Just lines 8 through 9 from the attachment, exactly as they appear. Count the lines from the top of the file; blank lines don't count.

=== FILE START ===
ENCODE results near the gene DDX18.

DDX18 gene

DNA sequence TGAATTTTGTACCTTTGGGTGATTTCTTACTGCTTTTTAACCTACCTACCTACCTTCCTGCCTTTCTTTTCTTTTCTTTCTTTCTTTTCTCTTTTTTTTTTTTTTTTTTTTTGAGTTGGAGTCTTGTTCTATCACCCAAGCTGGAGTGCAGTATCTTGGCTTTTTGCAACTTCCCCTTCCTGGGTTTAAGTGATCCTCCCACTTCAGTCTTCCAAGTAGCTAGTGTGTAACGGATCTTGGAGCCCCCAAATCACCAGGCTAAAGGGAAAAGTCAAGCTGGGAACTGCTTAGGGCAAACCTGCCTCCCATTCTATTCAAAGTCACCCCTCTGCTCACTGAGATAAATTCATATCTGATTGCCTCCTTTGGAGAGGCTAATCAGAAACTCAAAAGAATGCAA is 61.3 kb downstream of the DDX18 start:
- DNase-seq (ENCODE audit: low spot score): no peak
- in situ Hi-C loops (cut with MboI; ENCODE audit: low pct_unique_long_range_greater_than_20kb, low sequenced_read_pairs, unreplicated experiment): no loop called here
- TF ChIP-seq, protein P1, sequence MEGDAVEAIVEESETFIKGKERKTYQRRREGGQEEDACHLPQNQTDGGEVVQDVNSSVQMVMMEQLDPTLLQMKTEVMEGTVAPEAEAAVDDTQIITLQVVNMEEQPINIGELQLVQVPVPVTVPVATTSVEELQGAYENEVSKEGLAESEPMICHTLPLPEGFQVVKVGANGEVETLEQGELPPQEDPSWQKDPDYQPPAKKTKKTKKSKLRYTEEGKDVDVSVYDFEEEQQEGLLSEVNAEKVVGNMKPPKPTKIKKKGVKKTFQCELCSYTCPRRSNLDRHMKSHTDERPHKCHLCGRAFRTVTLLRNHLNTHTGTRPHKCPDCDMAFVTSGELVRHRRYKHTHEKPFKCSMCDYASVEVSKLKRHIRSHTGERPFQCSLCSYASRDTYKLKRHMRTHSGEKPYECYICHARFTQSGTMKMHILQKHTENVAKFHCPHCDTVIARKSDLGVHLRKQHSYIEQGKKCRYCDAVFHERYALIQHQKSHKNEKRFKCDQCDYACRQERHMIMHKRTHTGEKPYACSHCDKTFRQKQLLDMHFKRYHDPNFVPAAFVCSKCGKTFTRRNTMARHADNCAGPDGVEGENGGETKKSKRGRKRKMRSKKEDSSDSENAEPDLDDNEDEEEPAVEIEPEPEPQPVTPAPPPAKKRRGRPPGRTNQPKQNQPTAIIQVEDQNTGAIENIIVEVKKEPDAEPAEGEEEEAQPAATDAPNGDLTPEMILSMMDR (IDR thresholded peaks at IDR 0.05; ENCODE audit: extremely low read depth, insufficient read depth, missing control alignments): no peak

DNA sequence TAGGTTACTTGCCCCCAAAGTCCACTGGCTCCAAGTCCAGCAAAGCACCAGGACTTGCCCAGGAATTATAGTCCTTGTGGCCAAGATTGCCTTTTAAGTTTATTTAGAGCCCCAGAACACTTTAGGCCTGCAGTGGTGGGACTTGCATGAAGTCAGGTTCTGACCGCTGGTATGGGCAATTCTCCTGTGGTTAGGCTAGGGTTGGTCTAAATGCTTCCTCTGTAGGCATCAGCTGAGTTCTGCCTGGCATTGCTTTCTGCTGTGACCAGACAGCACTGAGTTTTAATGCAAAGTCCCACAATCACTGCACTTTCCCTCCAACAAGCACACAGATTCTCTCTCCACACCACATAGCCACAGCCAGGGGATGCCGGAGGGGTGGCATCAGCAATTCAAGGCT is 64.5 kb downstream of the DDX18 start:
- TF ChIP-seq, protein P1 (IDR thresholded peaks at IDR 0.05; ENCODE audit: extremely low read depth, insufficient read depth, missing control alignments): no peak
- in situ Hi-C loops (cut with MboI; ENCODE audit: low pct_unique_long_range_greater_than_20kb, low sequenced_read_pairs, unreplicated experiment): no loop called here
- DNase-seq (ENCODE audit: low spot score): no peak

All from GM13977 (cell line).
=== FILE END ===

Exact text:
- TF ChIP-seq, protein P1 (IDR thresholded peaks at IDR 0.05; ENCODE audit: extremely low read depth, insufficient read depth, missing control alignments): no peak
- in situ Hi-C loops (cut with MboI; ENCODE audit: low pct_unique_long_range_greater_than_20kb, low sequenced_read_pairs, unreplicated experiment): no loop called here